You expect the search feature on a retailer's website to work; yet, how many times have you experienced the "no search results found' message when looking for something you want online?

There's a saying that goes: To find something on a retailer's website, it's better to search first on Google and Amazon. If it's still advantageous to buy from that retailer, maybe because it's cheaper or closer, then go find that exact item. Sometimes an inbound link to a retailer's site might not yield the exact item. Well then, good luck browsing for something similar.

It's important to keep in mind that Millennials are digital natives. They're adept at using the web, and they expect fast, accurate results. Failing to provide those results on your site will send them back to Google, opening up the opportunity for competitors to snag what could've been your sale.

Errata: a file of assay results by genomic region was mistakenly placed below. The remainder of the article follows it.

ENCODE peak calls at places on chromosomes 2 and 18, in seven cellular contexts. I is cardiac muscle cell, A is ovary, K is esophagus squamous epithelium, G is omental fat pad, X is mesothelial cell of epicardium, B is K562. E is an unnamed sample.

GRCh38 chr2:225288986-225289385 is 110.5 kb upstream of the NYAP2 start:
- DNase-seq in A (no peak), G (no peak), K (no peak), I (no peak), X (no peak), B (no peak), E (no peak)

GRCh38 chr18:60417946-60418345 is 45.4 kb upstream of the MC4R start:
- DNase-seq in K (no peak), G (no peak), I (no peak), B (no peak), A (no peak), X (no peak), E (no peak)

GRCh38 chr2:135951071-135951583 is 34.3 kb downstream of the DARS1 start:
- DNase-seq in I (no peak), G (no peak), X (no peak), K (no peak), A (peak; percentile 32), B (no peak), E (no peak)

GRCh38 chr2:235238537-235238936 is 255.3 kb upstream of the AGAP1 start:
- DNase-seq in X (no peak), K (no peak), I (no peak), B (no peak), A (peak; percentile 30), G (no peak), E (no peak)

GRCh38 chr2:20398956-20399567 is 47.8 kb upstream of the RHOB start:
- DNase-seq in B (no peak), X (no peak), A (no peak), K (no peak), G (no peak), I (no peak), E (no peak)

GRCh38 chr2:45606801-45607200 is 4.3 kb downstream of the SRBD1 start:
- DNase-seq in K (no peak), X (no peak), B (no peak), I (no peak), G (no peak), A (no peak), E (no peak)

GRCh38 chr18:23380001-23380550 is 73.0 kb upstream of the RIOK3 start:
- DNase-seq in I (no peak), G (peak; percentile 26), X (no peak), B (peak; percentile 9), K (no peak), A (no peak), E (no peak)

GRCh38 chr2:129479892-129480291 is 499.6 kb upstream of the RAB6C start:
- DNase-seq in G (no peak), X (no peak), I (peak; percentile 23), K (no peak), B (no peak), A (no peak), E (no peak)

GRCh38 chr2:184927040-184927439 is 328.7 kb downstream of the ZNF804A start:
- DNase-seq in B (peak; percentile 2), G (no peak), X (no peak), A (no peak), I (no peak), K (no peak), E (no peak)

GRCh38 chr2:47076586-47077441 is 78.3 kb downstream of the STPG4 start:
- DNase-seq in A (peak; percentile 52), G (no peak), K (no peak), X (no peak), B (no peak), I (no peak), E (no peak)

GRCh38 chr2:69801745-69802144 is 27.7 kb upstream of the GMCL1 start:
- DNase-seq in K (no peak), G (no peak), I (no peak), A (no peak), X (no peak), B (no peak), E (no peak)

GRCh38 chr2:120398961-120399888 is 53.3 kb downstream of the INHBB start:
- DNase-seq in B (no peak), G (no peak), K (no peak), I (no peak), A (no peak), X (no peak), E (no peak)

E-Commerce Strategy: If your site isn't using a well-ordered taxonomy populated with consistent, normalized product data, there's little hope of customers conducting a successful search. Additionally, a well-defined category and subcategory structure helps customers manually find what they're seeking, encourages cross-selling and promotes an overall superior shopping experience. Not only will these tactics support search, but they also simplify comparison shopping and build consumer confidence, making you a retailer of choice.

2. Connect your products to the experiences they relate to and crave

What's the biggest difference between Millennial shoppers and their Baby Boomer parents? It might just come down to materialism. According to Bloomberg's Barry Ritholtz, when Millennials shop, they're not interested in simply acquiring things. In fact, what he describes as "sport shopping" and "retail therapy" just isn't as appealing to Millennials as it was to Boomers. Influenced by a changing economy that challenges the permanence of things with the convenience of streaming, gigging and more, it's essential that retail strategies reflect the importance of experiences rather than the purchase of products for fun or the sake of doing so.